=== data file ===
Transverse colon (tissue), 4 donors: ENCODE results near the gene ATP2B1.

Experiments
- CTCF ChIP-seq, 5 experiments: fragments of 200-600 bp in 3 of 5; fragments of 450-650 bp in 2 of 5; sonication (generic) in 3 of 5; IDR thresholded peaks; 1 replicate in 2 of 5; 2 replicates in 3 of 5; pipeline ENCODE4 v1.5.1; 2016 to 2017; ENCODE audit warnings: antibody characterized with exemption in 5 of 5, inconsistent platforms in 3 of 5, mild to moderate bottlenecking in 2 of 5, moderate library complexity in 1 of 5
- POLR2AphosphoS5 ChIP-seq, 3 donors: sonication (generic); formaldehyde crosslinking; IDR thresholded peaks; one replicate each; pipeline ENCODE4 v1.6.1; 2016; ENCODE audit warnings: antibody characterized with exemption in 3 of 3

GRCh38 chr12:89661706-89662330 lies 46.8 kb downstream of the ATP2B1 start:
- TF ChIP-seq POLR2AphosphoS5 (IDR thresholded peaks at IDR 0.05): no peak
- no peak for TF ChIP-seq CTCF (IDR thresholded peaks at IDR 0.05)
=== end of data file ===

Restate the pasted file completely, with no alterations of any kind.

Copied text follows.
Transverse colon (tissue), 4 donors: ENCODE results near the gene ATP2B1.

Experiments
- CTCF ChIP-seq, 5 experiments: fragments of 200-600 bp in 3 of 5; fragments of 450-650 bp in 2 of 5; sonication (generic) in 3 of 5; IDR thresholded peaks; 1 replicate in 2 of 5; 2 replicates in 3 of 5; pipeline ENCODE4 v1.5.1; 2016 to 2017; ENCODE audit warnings: antibody characterized with exemption in 5 of 5, inconsistent platforms in 3 of 5, mild to moderate bottlenecking in 2 of 5, moderate library complexity in 1 of 5
- POLR2AphosphoS5 ChIP-seq, 3 donors: sonication (generic); formaldehyde crosslinking; IDR thresholded peaks; one replicate each; pipeline ENCODE4 v1.6.1; 2016; ENCODE audit warnings: antibody characterized with exemption in 3 of 3

GRCh38 chr12:89661706-89662330 lies 46.8 kb downstream of the ATP2B1 start:
- TF ChIP-seq POLR2AphosphoS5 (IDR thresholded peaks at IDR 0.05): no peak
- no peak for TF ChIP-seq CTCF (IDR thresholded peaks at IDR 0.05)